MarchonWashingtonAs we approach the 50th anniversary of the March on Washington, I’ve been re-reading and thinking a lot about Martin Luther King, Jr.’s “I Have a Dream” speech. I’m simultaneously in awe of and distressed by the timelessness of the speech. It encompasses feelings and aspirations that far exceed the boundaries of race. But so many of the challenges outlined in the speech are applicable today. I don’t say that to minimize the impact that King or the March on Washington had – but I’m struck by the fact that if you replace the word “Negro” with words like “poor,” or “black,” or “Latino,” or “undocumented” in the text of the speech, it’s still so relevant.

While the words “I have a dream” are the best-known parts of the speech, for me one of the most powerful passages is about America’s obligation to guarantee every citizen life, liberty and the pursuit of happiness. King said that the nation had “defaulted on this promissory note” when it came to citizens of color. “We refuse to believe,” he said, “that there are insufficient funds in the great vaults of opportunity of this nation.”

That has never been more true in America’s history than now. When we look at what people are doing in fields like technology, finance and entertainment, the opportunities seem endless. But for far too many people, those great vaults are sealed and secured – those opportunities remain out of reach. The generational cycles of poverty that so many people find themselves in are testament to just how closed our society can be to some people, and so is the widening gulf between the haves and the have-nots.

Being mired in poverty is this generation’s chains. Economic security and independence are our freedom. King’s speech reaches back through time to reference the Constitution, the Declaration of Independence and the Emancipation Proclamation – all documents created at turning points in history when people in this country came together to break open chains and embrace freedom. Their efforts propelled this nation forward – we don’t look back on our history and regret becoming an independent nation, or ending slavery or giving everyone the right to vote.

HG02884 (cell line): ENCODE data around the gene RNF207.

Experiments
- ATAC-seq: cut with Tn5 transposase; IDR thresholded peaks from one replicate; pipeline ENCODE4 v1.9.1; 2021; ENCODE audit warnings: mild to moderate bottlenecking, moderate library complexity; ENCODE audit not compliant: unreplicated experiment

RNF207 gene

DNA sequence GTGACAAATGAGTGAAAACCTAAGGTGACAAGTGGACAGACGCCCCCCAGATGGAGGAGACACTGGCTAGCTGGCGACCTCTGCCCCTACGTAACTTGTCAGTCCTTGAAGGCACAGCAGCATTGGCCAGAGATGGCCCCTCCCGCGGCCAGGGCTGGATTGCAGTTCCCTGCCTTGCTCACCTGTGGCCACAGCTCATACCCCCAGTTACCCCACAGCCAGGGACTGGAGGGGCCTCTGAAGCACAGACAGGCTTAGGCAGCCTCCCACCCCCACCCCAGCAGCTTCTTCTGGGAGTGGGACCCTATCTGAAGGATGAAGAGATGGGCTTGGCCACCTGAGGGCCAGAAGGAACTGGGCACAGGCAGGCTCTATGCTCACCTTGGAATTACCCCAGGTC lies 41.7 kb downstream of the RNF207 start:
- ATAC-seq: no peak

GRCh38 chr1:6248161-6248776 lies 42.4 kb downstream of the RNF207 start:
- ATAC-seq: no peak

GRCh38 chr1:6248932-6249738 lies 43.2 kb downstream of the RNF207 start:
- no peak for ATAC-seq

The original 1963 march was officially called the March on Washington for Jobs and Freedom. The organizers of that historic event knew that jobs and freedom go hand in hand, but I think that in the 50 years since, we may have forgotten some of that. Without the right resources, networks and opportunities, people can’t get good jobs. And without good jobs that not only sustain families but provide them with a stability and savings for the future, too many people are missing out on freedom, strength, independence and equality.

That’s why Washington Area Women’s Foundation is participating in the 50th anniversary rally and march on Saturday. As we walk elbow-to-elbow with thousands of other people I will be thinking about King’s speech and his unwavering faith in humanity, belief in the American dream, and confidence that by working together, we can live in a country that lives up to its promise.

I invite you to join us. “We cannot walk alone.” Email mcraven@wawf.org for details.

Why aren’t there more apprenticeships for women?

The following post by Zach McDade was originally posted on Metro Trends, a blog maintained by the Urban Institute, a Women’s Foundation Grantee Partner. We applaud the Urban Institute for looking at issues through a gender lens and encourage other organizations and researchers to do the same!

womenApprentice Urban Institute Fellow Bob Lerman posted Wednesday about the role of apprenticeships in preparing workers for success, citing evidence that suggests the government should invest much more than it does now in apprenticeship programs.

That post got a lot of attention and generated a lot of good questions. I asked Lerman a few of them as follow-ups. His responses are below.

Your apprenticeship post got a lot of attention. One question suggested that relatively few women have apprenticeships. Is that true? If so, why?

It is true. The main reason is that apprenticeships have been concentrated in male-dominated industries, especially construction and plant-level work in manufacturing. Governments have sponsored initiatives to attract women to these fields with only modest success.